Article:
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Wind energy continues to see strong growth, solid performance, and low prices in the U.S., according to a report released by the U.S. Department of Energy (DOE) and prepared by Lawrence Berkeley National Laboratory (Berkeley Lab). With levelized costs of just over $30 per megawatt-hour (MWh) for newly built projects, the cost of wind is well below its grid-system, health, and climate benefits.
“Wind energy prices – particularly in the central United States, and supported by federal tax incentives – remain low, with utilities and corporate buyers selecting wind as a low-cost option,” said Berkeley Lab Senior Scientist Ryan Wiser. “Considering the health and climate benefits of wind energy makes the economics even better.”
Key findings from the DOE’s annual “Land-Based Wind Market Report” include:
- Wind comprises a growing share of electricity supply. U.S. wind power capacity grew at a record pace in 2020, with nearly $25 billion invested in 16.8 gigawatts (GW) of capacity. Wind energy output rose to account for more than 8% of the entire nation’s electricity supply, and is more than 20% in 10 states. At least 209 GW of wind are seeking access to the transmission system; 61 GW of this capacity are offshore wind and 13 GW are hybrid plants that pair wind with storage or solar.
- Wind project performance has increased over time. The average capacity factor (a measure of project performance) among projects built over the last five years was above 40%, considerably higher than projects built earlier. The highest capacity factors are seen in the interior of the country.
- Turbines continue to get larger. Improved plant performance has been driven by larger turbines mounted on taller towers and featuring longer blades. In 2010, no turbines employed blades that were 115 meters in diameter or larger, but in 2020, 91% of newly installed turbines featured such rotors. Proposed projects indicate that total turbine height will continue to rise.
- Low wind turbine pricing has pushed down installed project costs over the last decade. Wind turbine prices are averaging $775 to $850/kilowatt (kW). The average installed cost of wind projects in 2020 was $1,460/kW, down more than 40% since the peak in 2010, though stable for the last three years. The lowest costs were found in Texas.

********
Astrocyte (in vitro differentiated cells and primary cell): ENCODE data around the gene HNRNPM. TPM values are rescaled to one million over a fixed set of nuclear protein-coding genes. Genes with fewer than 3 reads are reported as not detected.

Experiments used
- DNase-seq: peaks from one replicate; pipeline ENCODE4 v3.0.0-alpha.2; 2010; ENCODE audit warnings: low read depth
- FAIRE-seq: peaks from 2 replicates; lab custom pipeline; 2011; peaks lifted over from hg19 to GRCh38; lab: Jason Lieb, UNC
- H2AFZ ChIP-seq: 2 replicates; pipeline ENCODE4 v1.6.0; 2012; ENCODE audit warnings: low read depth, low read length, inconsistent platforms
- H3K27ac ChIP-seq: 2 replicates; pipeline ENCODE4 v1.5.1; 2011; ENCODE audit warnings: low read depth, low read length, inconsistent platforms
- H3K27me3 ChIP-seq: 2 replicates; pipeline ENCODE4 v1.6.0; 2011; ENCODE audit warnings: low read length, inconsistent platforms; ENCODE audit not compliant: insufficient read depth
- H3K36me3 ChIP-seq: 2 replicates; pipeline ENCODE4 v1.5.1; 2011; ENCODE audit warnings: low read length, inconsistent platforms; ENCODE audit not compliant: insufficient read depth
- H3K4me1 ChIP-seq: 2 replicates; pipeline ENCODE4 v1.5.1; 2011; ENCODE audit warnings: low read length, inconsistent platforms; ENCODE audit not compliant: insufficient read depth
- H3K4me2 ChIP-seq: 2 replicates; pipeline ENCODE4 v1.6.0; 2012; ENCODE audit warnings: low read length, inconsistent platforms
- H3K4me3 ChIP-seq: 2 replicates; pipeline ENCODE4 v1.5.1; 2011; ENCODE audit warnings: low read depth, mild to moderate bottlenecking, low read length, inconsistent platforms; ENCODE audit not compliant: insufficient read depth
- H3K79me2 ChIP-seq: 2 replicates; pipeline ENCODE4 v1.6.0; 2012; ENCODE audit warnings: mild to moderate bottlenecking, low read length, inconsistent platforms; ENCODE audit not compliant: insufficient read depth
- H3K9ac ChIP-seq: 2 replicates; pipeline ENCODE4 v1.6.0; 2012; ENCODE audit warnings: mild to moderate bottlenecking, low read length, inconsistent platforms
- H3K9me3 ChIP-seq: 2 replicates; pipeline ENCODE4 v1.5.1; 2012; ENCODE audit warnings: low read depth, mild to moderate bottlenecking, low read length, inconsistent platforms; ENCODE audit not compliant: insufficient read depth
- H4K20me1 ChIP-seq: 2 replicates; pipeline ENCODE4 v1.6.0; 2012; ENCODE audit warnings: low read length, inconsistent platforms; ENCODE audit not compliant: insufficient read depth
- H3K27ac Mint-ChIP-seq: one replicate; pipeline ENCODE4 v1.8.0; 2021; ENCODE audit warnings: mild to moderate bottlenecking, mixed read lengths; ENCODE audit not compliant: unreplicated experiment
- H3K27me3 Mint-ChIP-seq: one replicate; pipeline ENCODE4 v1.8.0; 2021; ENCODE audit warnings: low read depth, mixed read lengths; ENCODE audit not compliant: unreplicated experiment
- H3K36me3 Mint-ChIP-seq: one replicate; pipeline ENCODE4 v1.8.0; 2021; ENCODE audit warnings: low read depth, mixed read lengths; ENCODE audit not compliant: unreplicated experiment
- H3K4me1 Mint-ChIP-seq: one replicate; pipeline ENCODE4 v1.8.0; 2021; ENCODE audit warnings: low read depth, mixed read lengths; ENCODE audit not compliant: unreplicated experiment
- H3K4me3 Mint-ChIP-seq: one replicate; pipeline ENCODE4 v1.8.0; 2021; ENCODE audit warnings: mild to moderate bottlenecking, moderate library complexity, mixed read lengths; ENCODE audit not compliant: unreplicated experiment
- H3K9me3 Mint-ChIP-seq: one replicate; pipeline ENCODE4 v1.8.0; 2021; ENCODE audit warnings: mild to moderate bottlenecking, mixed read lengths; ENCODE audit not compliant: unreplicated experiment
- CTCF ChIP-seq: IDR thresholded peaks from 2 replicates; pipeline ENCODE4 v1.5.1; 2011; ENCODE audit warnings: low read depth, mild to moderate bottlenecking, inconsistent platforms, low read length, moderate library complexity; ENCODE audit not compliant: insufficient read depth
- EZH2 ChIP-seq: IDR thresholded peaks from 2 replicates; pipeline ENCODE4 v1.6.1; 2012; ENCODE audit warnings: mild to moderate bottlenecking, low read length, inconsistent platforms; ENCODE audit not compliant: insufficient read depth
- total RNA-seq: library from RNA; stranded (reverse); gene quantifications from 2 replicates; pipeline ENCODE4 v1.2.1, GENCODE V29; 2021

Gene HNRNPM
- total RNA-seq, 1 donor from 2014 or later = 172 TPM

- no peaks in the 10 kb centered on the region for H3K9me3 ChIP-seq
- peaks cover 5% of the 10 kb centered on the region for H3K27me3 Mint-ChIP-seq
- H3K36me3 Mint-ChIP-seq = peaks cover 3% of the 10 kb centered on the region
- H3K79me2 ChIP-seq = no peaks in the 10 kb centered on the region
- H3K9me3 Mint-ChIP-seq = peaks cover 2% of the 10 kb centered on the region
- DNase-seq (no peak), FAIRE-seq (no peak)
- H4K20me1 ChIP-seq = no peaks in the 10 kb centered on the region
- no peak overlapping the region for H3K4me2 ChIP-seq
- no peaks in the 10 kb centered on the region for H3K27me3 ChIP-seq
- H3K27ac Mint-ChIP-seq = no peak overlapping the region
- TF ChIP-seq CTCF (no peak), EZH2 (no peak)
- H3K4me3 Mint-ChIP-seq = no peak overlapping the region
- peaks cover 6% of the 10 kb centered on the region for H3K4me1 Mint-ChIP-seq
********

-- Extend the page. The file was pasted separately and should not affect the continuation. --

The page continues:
- Wind energy prices remain low, around $20/MWh in the interior “wind belt” of the country. After topping out at $70/MWh for power purchase agreements executed in 2009, the national average price of wind has dropped. In the interior “wind belt” of the country, recent pricing is around $20/MWh. In the West and East, prices tend to average $30/MWh or more. These prices, which are possible in part due to federal tax support, fall below the projected future fuel costs of gas-fired generation.
- Wind prices are often attractive compared to wind’s grid-system market value. The value of wind energy sold in wholesale power markets is affected by the location of wind plants, their hourly output profiles, and how those characteristics correlate with real-time electricity prices and capacity markets. The market value of wind declined in 2020 given the drop in natural gas prices, averaging under $15/MWh in much of the interior of the country; higher values were seen in the Northeast and in California.
- The average levelized cost of wind energy is down to $33/MWh. Levelized costs vary across time and geography, but the national average stood at $33/MWh in 2020—down substantially historically, though consistent with the previous two years. (Cost estimates do not count the effect of federal tax incentives for wind.)
- The health and climate benefits of wind in 2020 were larger than its grid-system value, and the combination of all three far exceeds the current levelized cost of wind. Wind generation reduces power-sector emissions of carbon dioxide, nitrogen oxides, and sulfur dioxide. These reductions, in turn, provide public health and climate benefits that vary regionally, but together are economically valued at an average of $76/MWh-wind nationwide in 2020.
- The domestic supply chain for wind equipment is diverse. For wind projects recently installed in the U.S., domestically manufactured content is highest for nacelle assembly (over 85%), towers (60% to 75%), and blades and hubs (30% to 50%), but is much lower for most components internal to the nacelle.
Berkeley Lab’s contributions to this report were funded by the U.S. Department of Energy’s Wind Energy Technologies Office.